Bakunin also attacked Marx for being Jewish—just as Marx attacked Lassalle and Lassalle attacked himself!
Indeed, Bakunin’s own justification of anarchy was remarkable in that it was founded explicitly on his own belief in the world Jewish conspiracy. He saw both capitalism and communism as being based on centralised state structures at all times controlled by Jews. He wrote
“This Jewish world today stands in large part at the disposal of Marx on the one hand and of Rothschild on the other. This may seem strange. What common ground can there be between communism and the big bank? Oh! but the communism of Marx wants a powerful governmental centralisation and where this exists there must inevitably be a central State Bank and where such a bank exists the parasitic Jewish nation, which speculates in the labor of the people will always find means to exist”.
In addition to this the Narodnaia Volia (the People’s Will Party) of Russia—a pre-Bolshevik organisation with strong Bakuninist and popularist tendencies—completely adapted to anti-semitism to the point of fermenting pogroms. Its executive committee issued on September 1st 1881 a proclamation urging the masses to revolt against the ‘Jewish Tsar’.
“Only blood”, declared the proclamation, “will wash away the people’s affliction. You (Russian peasants) have already begun to rebel against the Jews. You are doing well. For soon over the whole Russian land there will arise a revolt against the Tsar, the lords and the Jews. It is good that you, too, will be with us”.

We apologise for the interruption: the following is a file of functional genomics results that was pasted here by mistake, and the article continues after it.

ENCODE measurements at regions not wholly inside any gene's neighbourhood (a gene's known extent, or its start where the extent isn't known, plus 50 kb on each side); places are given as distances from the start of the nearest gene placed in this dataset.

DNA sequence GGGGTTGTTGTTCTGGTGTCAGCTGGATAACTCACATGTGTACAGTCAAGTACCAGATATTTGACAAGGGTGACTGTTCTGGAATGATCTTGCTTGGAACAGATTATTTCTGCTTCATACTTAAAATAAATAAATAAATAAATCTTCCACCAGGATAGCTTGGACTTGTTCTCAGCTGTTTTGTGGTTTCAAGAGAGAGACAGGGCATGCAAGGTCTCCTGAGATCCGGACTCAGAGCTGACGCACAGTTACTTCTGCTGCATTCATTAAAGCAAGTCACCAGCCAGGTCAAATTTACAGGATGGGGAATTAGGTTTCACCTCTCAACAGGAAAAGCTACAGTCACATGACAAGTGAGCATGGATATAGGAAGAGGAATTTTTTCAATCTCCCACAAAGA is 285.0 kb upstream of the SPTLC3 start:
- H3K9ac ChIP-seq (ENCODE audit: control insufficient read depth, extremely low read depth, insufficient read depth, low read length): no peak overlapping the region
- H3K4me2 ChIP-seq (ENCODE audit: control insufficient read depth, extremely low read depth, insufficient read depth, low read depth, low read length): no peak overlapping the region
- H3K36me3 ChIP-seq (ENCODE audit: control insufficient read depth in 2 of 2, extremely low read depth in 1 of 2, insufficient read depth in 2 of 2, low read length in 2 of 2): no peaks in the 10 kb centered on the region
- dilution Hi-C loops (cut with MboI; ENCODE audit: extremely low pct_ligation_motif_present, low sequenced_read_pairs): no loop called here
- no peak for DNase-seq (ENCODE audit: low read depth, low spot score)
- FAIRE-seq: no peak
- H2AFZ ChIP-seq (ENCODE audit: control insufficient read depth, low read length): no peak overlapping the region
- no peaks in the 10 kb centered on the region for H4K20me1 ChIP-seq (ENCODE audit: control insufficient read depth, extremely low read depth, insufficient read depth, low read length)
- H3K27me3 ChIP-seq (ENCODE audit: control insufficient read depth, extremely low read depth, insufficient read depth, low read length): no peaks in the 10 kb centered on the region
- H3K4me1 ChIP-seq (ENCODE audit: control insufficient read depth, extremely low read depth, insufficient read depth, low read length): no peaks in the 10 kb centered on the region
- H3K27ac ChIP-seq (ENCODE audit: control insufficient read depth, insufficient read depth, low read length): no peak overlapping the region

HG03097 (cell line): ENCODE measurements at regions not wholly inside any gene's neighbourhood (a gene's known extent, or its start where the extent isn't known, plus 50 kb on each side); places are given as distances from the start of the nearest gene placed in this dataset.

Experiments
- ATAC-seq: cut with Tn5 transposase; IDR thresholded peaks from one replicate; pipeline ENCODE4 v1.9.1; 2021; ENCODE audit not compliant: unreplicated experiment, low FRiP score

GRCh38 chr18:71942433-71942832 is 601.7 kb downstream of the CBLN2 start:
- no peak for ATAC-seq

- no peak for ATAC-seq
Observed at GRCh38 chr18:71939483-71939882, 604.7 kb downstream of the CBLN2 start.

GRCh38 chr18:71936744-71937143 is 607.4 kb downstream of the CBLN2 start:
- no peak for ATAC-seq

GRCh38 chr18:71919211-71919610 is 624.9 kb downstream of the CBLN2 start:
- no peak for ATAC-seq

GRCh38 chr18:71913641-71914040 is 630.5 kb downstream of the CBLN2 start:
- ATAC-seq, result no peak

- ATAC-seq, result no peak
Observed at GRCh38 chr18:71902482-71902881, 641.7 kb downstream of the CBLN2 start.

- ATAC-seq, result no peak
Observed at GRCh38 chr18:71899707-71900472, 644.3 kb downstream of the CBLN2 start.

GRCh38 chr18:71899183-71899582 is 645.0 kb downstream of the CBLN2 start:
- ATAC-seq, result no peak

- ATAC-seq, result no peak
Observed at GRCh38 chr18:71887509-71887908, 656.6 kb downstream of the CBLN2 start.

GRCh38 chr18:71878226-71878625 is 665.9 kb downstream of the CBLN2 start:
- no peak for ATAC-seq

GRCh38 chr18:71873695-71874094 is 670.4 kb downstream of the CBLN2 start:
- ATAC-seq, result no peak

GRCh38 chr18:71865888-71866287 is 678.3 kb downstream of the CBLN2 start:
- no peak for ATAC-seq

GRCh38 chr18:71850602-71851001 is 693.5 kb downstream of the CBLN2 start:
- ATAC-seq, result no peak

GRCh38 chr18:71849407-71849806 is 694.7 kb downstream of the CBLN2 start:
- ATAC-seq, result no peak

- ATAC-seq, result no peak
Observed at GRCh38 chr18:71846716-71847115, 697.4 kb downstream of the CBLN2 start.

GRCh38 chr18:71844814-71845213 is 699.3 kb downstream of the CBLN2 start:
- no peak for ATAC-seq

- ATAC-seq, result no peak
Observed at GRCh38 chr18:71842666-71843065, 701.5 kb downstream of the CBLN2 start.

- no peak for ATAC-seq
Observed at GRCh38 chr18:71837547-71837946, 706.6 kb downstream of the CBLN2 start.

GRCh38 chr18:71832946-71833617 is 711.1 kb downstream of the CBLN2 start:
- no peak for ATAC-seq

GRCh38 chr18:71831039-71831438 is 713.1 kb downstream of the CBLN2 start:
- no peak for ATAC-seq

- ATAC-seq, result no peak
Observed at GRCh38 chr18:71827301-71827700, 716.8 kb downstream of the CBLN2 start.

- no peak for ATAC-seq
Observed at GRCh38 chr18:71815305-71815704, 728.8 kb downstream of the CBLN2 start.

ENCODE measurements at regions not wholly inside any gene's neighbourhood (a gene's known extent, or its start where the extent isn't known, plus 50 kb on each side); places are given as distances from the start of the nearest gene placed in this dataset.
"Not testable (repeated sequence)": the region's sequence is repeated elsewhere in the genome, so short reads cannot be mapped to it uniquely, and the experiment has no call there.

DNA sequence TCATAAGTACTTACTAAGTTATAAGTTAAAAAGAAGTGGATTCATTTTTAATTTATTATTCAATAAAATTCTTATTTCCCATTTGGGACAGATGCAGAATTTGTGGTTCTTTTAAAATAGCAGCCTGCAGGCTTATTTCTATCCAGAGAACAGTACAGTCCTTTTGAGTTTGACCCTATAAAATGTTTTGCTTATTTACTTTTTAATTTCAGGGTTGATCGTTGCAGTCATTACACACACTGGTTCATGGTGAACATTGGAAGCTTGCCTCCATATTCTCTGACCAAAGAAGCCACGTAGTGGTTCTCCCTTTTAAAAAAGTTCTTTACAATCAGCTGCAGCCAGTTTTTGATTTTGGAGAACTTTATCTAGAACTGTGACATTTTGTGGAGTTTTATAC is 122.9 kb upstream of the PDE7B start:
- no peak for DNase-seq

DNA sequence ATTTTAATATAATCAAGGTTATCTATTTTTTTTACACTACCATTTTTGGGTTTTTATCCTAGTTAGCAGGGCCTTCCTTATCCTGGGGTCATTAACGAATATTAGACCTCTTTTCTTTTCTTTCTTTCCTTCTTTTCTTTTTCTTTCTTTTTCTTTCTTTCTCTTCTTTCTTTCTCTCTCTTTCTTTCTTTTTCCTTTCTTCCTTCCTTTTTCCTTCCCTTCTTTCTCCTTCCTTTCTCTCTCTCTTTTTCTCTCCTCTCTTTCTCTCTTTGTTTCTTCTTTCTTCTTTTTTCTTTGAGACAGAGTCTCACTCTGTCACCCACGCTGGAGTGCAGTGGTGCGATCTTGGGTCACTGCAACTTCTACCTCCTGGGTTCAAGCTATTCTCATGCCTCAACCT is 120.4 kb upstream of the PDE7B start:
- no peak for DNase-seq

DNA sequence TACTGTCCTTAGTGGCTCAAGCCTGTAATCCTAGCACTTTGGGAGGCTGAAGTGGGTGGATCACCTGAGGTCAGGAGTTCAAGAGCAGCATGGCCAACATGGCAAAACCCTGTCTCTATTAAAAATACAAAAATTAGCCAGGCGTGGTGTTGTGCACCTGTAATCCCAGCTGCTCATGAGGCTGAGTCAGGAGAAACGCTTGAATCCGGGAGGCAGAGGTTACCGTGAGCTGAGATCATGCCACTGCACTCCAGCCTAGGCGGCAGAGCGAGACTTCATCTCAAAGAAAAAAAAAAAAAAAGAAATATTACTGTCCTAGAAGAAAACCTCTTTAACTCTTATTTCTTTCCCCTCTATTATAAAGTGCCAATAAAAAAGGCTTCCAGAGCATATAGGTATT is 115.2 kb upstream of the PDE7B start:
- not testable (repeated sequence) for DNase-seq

In conclusion, Jewish socialists who are today trapped within the innumerable double-binds of Left anti-semitism and who often doubt their own stability as voices crying in the dark should take heart. Left anti-semitism is not a figment of anyone’s imagination and it is not an ‘obsession’ to protest against it. There have always been Jews within the socialist movement who have protested and not let their pain remain secret or their anger unheard. Theodore Rothstein, then a member of the Social Democratic Federation, condemned that organisation’s anti-semitism as an “indelible burning stain” on socialism (quoted by Emest Bax in Justice 28.10.1899). Likewise, another member of the S.D.F., M. Shayer, wrote to Justice saying that the politics of that paper would ensure that “Jews have no guarantee that they will enjoy peace and equality even in a socialist regime” (7.10.1899). Though these protests have been long buried … we should revive them and swim against the tide in order to create a genuine socialism.